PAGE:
Egg colour matching in an African cuckoo, as revealed by ultraviolet-visible reflectance spectrophotometry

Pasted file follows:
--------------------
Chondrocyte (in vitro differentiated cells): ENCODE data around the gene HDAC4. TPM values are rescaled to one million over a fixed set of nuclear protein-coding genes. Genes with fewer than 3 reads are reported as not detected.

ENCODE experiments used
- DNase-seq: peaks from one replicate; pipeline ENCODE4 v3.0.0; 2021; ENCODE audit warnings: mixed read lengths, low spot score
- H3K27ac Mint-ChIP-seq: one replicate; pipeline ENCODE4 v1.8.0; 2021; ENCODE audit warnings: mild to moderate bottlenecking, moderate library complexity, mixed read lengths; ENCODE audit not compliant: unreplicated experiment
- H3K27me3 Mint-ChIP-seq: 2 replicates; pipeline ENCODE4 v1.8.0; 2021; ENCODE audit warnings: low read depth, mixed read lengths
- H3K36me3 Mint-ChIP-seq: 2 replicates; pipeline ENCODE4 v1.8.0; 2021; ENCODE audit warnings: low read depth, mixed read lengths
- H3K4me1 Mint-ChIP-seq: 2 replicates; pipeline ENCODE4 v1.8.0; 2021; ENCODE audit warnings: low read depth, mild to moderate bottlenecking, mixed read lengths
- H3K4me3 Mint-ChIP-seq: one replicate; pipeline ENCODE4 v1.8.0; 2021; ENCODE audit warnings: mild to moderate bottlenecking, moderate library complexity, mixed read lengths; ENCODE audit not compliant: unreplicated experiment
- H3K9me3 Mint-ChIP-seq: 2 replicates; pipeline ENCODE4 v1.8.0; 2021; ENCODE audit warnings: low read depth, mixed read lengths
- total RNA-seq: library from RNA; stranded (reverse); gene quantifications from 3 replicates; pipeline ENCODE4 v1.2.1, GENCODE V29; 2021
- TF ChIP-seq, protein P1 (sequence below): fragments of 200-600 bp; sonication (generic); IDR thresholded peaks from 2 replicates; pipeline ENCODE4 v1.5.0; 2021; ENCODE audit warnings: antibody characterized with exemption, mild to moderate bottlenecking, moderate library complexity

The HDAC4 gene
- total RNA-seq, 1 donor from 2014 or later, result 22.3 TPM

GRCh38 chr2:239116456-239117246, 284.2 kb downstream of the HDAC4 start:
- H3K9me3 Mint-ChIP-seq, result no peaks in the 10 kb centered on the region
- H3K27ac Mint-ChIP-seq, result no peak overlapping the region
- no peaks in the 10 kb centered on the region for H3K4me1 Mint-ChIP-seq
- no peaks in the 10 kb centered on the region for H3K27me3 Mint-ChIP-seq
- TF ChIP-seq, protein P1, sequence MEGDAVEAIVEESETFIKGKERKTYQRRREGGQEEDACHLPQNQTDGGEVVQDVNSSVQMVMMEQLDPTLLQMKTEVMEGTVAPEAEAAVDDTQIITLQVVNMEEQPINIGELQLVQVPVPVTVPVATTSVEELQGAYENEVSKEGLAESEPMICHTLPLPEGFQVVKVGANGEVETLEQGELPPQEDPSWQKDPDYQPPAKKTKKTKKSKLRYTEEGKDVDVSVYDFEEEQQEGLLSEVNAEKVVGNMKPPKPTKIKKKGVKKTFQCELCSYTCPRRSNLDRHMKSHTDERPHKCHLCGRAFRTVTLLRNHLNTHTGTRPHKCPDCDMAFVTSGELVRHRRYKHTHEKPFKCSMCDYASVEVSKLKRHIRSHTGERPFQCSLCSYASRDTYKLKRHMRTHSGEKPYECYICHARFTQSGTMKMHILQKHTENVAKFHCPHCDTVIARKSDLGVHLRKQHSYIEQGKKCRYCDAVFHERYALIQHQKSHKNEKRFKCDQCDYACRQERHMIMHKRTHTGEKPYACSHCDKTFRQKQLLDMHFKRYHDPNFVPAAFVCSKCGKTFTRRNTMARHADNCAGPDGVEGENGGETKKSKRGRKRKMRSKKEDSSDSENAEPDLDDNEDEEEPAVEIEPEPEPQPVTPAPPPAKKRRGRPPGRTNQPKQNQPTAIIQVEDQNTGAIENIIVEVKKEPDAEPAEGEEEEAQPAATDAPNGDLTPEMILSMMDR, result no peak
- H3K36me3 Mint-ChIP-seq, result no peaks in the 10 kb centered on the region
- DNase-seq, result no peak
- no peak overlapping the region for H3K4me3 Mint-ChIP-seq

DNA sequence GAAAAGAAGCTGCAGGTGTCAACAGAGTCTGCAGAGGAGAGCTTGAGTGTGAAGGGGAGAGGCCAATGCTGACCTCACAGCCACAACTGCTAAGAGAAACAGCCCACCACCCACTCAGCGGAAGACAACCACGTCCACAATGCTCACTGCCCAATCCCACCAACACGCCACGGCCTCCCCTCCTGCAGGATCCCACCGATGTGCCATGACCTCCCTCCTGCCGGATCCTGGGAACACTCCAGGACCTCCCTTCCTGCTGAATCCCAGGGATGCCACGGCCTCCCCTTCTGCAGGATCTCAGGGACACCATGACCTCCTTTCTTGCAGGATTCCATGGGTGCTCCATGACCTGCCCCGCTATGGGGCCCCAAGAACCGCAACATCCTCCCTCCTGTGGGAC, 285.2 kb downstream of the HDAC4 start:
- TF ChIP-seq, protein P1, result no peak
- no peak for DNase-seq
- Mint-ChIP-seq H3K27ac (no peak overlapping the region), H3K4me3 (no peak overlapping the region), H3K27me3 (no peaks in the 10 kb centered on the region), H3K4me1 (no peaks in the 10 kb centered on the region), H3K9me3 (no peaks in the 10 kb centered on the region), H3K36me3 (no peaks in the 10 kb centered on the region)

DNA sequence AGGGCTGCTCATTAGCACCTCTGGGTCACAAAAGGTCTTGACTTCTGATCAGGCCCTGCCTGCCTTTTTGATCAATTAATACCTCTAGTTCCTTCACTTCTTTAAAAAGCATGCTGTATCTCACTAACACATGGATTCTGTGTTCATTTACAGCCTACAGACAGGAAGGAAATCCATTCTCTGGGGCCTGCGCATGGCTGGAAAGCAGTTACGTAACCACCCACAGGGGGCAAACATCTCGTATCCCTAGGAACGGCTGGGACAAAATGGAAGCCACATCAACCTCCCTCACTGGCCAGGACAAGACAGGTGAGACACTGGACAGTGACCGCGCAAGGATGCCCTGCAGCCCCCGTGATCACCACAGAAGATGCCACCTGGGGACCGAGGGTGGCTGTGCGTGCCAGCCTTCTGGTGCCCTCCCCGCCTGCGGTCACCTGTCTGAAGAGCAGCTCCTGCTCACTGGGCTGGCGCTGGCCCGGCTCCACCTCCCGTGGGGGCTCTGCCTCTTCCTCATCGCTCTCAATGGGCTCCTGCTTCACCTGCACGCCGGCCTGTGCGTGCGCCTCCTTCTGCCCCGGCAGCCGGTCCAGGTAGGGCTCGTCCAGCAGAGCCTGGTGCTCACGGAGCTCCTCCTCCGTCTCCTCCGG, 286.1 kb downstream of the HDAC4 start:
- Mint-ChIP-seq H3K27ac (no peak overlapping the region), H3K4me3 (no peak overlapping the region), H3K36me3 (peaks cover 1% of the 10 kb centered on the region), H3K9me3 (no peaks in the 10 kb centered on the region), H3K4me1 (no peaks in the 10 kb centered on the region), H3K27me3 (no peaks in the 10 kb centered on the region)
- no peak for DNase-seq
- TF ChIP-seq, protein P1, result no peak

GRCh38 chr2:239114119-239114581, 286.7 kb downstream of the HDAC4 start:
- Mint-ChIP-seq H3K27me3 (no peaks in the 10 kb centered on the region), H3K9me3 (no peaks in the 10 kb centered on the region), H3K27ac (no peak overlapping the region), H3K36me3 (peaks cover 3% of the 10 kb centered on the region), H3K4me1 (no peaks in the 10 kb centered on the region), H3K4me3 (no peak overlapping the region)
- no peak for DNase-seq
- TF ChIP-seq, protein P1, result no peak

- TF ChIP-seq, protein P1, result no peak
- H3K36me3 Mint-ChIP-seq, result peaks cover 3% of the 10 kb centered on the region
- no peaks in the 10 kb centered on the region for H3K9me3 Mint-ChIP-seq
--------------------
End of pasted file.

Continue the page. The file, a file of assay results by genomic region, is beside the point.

Despite major differences between human and avian colour vision, previous studies of cuckoo egg mimicry have used human colour vision (or standards based thereon) to assess colour matching. Using ultraviolet-visible reflectance spectrophotometry (300-700 nm), we measured museum collections of eggs of the red-chested cuckoo and its hosts. The first three principal components explained more than 99% of the variance in spectra, and measures of cuckoo-host egg similarity derived from these transformations were compared with measures of cuckoo-host egg similarity estimated by human observers unaware of the hypotheses we were testing. Monte Carlo methods were used to simulate laying of cuckoo eggs at random in nests. Results showed that host and cuckoo eggs were very highly matched for an ultraviolet versus greenness component, which was not detected by humans. Furthermore, whereas cuckoo and host were dissimilar in achromatic brightness, humans did not detect this difference. Our study thus reveals aspects of cuckoo-host egg colour matching which have hitherto not been described. These results suggest subtleties and complexities in the evolution of host-cuckoo egg mimicry that were not previously suspected. Our results also have the potential to explain the longstanding paradox that some host species accept cuckoo eggs that are non-mimetic to the human eye.